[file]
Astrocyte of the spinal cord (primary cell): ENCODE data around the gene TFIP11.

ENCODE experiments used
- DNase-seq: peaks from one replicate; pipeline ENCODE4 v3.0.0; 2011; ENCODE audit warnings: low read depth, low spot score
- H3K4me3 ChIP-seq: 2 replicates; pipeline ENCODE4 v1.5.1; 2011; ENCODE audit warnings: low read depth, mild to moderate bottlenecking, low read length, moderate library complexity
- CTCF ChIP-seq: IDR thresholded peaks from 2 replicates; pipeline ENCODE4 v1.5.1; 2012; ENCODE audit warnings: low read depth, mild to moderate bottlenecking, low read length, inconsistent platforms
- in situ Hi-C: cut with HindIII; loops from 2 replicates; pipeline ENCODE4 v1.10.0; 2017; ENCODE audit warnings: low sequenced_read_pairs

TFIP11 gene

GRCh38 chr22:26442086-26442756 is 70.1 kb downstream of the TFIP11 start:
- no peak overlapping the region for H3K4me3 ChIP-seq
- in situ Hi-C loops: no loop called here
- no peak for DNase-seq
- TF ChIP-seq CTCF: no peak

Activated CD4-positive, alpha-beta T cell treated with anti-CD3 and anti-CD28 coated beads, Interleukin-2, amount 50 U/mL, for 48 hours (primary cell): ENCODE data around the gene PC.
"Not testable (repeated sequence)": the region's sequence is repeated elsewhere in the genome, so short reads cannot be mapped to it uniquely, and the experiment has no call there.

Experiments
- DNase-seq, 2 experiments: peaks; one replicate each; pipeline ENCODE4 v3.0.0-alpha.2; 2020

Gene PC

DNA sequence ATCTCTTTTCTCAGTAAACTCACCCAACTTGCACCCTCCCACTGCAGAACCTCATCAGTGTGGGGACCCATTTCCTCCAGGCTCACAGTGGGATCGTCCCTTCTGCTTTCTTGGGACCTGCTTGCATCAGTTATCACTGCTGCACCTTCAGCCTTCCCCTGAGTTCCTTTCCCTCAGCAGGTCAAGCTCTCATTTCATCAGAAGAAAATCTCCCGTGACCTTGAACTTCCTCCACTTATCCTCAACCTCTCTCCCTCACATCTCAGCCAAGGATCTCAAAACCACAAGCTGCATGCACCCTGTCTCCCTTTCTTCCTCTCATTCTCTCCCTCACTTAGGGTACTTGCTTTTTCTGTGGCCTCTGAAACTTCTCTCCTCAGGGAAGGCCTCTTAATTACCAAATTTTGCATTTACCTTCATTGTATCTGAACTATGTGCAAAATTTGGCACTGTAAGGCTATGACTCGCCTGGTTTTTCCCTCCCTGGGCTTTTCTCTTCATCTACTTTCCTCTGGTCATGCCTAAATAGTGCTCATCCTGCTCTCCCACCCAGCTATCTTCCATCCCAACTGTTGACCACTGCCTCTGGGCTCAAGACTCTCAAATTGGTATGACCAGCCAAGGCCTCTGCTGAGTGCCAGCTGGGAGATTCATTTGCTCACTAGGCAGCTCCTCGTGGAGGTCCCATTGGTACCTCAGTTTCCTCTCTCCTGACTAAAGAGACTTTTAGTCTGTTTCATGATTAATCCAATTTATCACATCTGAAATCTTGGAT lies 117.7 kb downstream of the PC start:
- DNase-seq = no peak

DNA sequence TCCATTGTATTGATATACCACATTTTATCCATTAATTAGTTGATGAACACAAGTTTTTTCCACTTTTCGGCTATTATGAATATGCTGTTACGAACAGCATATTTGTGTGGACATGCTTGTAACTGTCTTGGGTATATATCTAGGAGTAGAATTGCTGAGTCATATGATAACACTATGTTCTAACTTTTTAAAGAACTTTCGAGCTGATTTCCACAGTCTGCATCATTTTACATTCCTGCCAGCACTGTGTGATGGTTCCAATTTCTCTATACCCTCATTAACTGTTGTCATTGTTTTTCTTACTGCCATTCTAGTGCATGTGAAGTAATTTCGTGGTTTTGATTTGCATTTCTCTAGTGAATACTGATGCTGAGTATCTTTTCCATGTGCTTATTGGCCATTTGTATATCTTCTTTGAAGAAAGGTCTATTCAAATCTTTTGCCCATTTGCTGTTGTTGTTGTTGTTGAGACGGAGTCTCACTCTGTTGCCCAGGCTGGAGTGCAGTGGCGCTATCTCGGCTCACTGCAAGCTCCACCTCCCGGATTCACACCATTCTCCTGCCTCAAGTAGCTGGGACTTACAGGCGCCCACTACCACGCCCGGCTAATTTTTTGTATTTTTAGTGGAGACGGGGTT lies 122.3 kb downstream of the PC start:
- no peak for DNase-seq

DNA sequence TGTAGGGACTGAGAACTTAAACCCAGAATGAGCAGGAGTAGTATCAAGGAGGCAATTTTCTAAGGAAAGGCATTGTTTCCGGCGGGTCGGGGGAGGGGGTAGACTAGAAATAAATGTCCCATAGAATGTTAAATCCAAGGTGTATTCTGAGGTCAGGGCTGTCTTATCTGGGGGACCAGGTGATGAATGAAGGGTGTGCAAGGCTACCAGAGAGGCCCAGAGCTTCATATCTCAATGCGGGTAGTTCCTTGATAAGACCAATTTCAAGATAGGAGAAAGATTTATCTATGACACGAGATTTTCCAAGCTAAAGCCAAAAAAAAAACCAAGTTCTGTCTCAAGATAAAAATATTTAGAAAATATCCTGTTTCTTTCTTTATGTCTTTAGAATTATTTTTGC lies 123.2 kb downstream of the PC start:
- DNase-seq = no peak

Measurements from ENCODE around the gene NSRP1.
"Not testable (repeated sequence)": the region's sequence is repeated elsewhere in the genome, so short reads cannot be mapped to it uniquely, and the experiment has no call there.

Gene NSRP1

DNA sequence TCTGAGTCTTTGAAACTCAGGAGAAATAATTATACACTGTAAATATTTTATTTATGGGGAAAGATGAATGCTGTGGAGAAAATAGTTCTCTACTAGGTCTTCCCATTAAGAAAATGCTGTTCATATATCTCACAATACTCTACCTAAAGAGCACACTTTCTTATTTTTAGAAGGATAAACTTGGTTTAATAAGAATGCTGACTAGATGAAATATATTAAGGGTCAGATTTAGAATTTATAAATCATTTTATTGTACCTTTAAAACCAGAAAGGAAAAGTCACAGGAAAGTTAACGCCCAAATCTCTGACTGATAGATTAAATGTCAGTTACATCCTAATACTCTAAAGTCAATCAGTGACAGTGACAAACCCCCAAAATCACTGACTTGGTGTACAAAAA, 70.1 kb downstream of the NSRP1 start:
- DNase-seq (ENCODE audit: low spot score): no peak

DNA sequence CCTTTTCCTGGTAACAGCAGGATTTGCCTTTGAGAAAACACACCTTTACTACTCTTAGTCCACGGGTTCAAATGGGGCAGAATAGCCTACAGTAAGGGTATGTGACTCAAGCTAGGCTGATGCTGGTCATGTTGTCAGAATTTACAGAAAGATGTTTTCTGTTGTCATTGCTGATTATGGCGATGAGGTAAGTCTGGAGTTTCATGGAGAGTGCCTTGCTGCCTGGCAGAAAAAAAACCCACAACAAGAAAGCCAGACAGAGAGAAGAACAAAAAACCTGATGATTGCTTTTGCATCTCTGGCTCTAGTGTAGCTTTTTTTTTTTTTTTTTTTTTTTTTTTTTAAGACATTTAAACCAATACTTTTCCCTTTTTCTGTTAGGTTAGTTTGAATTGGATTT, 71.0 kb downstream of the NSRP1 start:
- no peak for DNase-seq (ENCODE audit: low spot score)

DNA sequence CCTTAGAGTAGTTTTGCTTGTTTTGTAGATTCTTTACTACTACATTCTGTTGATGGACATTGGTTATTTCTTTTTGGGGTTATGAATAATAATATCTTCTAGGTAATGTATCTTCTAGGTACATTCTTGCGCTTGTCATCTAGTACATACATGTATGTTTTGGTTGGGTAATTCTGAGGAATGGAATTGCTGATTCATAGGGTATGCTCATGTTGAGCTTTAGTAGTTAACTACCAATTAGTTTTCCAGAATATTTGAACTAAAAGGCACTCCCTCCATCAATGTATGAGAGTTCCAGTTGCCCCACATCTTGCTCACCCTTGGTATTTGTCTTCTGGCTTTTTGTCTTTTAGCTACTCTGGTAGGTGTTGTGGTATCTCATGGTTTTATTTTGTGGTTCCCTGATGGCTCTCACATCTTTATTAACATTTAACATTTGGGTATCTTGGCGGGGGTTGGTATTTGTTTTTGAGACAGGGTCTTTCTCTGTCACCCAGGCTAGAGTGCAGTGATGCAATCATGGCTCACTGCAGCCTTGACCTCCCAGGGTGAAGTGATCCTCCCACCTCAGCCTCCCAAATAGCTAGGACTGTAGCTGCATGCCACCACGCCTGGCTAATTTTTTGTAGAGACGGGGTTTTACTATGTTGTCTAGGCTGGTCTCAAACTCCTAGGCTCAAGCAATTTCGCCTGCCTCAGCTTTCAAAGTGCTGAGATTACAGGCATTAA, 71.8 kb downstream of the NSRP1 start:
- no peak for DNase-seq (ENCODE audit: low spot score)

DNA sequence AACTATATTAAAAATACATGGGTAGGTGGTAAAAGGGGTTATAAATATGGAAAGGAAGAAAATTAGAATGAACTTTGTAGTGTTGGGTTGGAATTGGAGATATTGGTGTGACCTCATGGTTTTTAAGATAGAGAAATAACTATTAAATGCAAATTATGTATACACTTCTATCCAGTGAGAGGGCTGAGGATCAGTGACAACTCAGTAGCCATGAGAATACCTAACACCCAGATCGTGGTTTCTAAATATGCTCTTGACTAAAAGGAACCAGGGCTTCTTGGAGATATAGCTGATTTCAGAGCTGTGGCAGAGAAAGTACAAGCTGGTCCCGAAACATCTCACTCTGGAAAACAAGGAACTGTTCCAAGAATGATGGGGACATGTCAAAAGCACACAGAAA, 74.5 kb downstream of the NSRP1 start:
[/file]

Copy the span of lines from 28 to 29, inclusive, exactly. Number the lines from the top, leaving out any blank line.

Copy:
- DNase-seq (ENCODE audit: low spot score): no peak

DNA sequence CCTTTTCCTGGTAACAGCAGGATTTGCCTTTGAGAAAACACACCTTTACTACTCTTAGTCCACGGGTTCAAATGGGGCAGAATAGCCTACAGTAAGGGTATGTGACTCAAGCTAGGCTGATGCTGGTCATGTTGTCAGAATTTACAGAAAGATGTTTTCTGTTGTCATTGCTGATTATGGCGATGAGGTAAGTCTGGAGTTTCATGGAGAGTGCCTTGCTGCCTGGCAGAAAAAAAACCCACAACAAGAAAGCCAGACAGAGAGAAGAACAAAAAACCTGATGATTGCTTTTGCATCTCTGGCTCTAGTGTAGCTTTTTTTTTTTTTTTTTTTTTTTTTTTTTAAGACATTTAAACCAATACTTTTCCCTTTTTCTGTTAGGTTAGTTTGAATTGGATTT, 71.0 kb downstream of the NSRP1 start: